The TV broadcaster who lost to Paula Fletcher by 259 votes in 2010 takes a second shot at the Ward 30 council seat.
In 2010, Liz West lost a photo-finish election to incumbent councillor Paula Fletcher (Ward 30, Toronto-Danforth), who defeated her by a mere 259 votes. When we met recently on a Danforth patio for an interview, West cited the exact margin of defeat, and added wryly, “But I’m not counting.” The journalist, author, and television broadcaster said she’s gotten over that setback, and feels confident her second campaign will lead to victory in the October 27 contest.
West says friends and community members urged her to embark on her rookie campaign. “Politics wasn’t on my radar. I don’t really like politicians, probably for the same reasons other people don’t,” West said. When we asked if that attitude makes her quest for council somewhat ironic, West replied, “I don’t look at it as wanting to be a politician, but I do want to be someone who will stand up for my community, who will be proud of my city.”
West told us the biggest problem with City Hall is the dominance of party politics. “I see people sitting in their corners and refusing to acknowledge ideas because they’re coming out of the wrong mouths,” she said. “It seems really petty.” Her reference to party affiliation creates an implicit contrast with Fletcher, a self-proclaimed left-winger with close ties to the provincial and federal New Democratic Party. “I think our biggest issues are really simple fundamentals of living in a city that have nothing to do with what party you’re with,” said West. “Unfortunately, partisan politics has taken over City Hall.”
Local residents have been extremely frustrated by the lack of progress on public transit, West said of her experiences in canvassing the ward. “I don’t think the general public is caught up in what mode of transit to build—they just want transit. And this council refuses to move forward on this issue.” West said she would introduce new rules to prevent council from changing transit plans once they’ve been approved. “Once there’s a plan, hands off, people,” she quipped.
While West characterized Mayor Rob Ford’s resistance to raising money for public transit as “ludicrous,” she refrained from spelling out a preferred method of funding. “There’s no one piggy bank we’re going to pull from. There are federal and provincial governments, and there’s lots of people who believe we could be getting more funding from those levels of government.” West also wouldn’t single out any one transit project as a top priority, saying, “We need to have a plan, a long-term plan, 25 or 50 years.” West did approve of the priorities highlighted by two major mayoral candidates: she lauded Olivia Chow’s plan to increase bus service and John Tory’s call for electrified GO transit lines.
West is critical of council for failing to maintain the Gardiner Expressway, which runs along the south end of Ward 30. “I can’t believe we waited until it was falling apart to have this discussion,” West said, adding that she supports a design by land owner and developer First Gulf that would alter the path of the Gardiner at Cherry Street. “Just maintaining it doesn’t open up the valuable land which we would get a lot of tax dollars from and would allow more access to the waterfront,” said West. She also accused Fletcher of simply wanting to tear down the expressway—Inside Toronto, though, reported in March that Fletcher was involved in a committee decision to consider the First Gulf proposal.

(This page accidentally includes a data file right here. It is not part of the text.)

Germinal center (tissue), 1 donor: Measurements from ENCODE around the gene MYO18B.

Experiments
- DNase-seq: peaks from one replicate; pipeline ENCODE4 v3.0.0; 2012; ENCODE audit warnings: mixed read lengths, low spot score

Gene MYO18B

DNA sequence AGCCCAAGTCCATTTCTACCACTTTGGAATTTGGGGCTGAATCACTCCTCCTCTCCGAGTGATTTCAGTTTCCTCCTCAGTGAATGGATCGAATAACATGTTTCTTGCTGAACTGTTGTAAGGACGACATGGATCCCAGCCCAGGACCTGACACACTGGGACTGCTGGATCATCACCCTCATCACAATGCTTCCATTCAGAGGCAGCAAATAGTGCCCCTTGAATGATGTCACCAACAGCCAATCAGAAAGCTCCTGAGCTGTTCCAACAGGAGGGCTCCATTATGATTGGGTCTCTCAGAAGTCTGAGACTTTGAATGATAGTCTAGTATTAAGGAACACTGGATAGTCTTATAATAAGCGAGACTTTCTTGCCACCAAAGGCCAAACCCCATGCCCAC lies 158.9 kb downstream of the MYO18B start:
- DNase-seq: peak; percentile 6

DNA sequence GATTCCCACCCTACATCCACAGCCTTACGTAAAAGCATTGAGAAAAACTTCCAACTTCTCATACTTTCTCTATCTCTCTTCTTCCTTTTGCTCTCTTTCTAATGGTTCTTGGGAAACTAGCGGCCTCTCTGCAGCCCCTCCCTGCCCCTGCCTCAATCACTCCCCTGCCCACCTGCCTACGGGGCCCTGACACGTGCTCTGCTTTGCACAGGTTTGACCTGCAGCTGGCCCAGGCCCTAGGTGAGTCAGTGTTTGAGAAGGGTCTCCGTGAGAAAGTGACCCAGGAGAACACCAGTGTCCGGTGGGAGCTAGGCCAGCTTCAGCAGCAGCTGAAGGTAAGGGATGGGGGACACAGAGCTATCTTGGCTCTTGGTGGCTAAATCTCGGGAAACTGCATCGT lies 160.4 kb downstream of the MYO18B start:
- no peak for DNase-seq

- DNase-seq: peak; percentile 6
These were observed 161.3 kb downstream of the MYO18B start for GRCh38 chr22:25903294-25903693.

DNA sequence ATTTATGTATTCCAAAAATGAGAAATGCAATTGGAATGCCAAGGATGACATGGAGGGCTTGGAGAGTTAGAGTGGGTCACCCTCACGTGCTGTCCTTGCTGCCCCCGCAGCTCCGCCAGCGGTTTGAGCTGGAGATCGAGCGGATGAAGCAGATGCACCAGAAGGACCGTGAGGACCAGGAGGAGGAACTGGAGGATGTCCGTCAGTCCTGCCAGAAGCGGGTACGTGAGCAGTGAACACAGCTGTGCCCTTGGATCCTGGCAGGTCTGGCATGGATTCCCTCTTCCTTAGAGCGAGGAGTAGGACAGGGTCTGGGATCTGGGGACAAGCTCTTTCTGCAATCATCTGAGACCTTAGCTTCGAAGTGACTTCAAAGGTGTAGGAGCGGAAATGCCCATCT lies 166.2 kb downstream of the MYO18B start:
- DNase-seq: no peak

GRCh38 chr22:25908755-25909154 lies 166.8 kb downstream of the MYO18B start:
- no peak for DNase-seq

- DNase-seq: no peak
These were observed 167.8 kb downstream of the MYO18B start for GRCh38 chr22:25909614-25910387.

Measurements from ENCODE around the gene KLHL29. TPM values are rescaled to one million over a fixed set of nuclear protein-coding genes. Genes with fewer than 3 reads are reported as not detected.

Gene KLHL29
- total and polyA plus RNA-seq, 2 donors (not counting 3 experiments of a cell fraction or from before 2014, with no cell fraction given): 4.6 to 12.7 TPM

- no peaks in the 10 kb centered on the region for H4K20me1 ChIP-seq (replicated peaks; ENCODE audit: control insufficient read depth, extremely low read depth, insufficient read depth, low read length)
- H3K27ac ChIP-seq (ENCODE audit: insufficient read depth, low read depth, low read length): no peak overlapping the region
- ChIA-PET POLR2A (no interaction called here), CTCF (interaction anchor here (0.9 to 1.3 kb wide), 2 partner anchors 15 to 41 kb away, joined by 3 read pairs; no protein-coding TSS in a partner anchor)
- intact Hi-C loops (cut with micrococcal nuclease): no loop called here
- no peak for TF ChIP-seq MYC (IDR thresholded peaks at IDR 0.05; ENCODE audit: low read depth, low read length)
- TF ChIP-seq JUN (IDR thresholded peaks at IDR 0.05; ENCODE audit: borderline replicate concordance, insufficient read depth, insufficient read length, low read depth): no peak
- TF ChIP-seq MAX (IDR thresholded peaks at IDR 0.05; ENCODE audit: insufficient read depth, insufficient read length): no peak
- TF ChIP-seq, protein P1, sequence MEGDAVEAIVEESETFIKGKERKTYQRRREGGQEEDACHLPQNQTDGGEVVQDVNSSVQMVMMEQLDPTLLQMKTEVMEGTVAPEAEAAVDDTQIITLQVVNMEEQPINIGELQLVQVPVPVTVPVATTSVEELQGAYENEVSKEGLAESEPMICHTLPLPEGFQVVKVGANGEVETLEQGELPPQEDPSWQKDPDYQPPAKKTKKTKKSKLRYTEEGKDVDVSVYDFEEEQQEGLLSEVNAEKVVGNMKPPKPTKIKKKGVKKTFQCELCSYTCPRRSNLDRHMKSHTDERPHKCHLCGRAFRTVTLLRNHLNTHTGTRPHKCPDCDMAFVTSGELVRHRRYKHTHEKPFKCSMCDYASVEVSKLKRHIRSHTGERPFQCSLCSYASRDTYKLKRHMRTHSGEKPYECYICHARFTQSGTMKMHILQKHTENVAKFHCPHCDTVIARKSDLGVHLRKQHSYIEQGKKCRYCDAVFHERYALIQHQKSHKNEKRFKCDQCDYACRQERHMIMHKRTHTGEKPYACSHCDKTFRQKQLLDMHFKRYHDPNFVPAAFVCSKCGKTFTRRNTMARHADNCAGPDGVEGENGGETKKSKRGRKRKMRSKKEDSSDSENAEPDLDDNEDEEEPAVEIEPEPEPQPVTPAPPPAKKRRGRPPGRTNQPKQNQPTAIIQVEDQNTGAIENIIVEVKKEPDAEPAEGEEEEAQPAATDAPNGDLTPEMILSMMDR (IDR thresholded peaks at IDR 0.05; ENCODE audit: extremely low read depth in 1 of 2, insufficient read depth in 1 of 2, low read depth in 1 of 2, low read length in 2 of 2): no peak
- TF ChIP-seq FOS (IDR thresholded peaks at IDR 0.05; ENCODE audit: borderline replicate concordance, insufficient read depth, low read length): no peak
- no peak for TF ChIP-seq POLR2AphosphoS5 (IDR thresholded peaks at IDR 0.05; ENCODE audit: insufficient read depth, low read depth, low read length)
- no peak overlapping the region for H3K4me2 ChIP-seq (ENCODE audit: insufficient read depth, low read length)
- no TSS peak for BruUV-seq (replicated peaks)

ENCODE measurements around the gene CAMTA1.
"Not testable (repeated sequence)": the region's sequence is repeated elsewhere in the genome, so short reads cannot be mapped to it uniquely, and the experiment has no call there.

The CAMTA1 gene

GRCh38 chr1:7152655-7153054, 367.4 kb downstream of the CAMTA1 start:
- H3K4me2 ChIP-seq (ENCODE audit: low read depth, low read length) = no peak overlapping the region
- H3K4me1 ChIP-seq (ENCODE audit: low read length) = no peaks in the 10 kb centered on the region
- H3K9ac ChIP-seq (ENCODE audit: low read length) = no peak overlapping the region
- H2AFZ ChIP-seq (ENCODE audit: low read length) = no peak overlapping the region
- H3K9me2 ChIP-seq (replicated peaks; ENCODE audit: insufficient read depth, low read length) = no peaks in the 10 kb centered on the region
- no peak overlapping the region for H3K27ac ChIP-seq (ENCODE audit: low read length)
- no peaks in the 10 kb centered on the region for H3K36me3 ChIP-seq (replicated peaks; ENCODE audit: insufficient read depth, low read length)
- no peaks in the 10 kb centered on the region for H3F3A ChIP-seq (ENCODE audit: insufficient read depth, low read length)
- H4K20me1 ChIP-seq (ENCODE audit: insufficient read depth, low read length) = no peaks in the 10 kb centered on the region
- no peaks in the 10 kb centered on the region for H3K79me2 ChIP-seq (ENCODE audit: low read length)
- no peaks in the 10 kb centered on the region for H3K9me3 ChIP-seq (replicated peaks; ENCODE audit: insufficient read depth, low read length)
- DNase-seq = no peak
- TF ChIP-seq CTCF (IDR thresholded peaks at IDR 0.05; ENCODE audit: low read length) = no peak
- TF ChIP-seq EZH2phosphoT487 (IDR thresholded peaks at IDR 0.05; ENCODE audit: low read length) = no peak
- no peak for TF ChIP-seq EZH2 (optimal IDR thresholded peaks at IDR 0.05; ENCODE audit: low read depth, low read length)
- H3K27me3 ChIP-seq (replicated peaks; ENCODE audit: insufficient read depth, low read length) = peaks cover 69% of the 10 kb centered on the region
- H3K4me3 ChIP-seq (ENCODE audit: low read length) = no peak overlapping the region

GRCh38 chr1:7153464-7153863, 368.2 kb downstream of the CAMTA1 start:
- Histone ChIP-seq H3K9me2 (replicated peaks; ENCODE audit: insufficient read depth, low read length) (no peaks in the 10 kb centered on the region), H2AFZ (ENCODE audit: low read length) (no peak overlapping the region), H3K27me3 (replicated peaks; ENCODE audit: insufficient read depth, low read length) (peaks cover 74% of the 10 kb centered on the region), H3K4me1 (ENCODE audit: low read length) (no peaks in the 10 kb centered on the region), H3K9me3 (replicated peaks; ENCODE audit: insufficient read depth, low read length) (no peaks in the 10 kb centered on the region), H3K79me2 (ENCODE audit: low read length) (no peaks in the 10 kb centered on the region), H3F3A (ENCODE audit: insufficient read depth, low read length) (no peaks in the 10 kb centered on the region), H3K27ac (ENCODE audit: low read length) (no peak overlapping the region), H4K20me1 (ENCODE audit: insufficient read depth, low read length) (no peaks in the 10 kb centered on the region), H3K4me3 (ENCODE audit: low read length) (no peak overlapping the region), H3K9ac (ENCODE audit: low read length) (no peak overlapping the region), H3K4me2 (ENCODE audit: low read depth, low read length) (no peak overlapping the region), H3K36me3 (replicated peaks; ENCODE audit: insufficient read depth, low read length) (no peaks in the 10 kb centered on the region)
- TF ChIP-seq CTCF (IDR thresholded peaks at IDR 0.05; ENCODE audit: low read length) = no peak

West pledged conditional support for bike lanes along Danforth Avenue, saying that lanes could be made available to cyclists during rush hour. “This is a major commute for bikes,” she noted. “People aren’t parking here between 7 and 9 [a.m.]. We’re doing a lousy job of taking care of people who need to commute on a bike. And we need to respect our small businesses, which provide employment and are the lifeblood of a community … it doesn’t have to be one or the other.”
On housing, West said the City needs to look at inclusionary zoning, which would force developers to designate a percentage of new units as affordable residences. “It’s important that neighbourhoods be mixed,” she stated.
For her, West told us, a successful term in office would include a 25-year transit plan, improved cycling infrastructure, and more unity among councillors. While those goals may seem optimistic, West added, making reference to Fletcher’s political experience, “That’s the benefit of having a newbie in there … I’m not bringing in all the cynicism that comes from 12 years on council.”
West’s strongest criticism of the incumbent councillor pertained to Fletcher’s handling of recent challenges at the Red Door Shelter, a facility whose tenuous real-estate situation has threatened its future operations. “I would invite you to call the developer who’s buying that building where the Red Door Shelter is in, and ask him if his intention was to keep the shelter or not,” West said.
When we asked if West believed that Fletcher, who responded vigorously to the shelter’s real estate troubles, had exaggerated the urgency of the situation, she responded, “Sometimes people can make themselves look more useful if they want to. I’m not the person to say, ‘C’mon troops, let’s go get our troops and attack the bad guy.’ That’s not how I operate. I don’t think it works.”
“The benefit of that whole thing is that The Red Door got a ton of support, got a ton of awareness, got a ton of money, and now they’re in a much better position to create the kind of facility they want,” West observed. “But I think our councillor’s good at picking fights. I don’t think that’s my form of management, and that’s not how I’d be a leader.”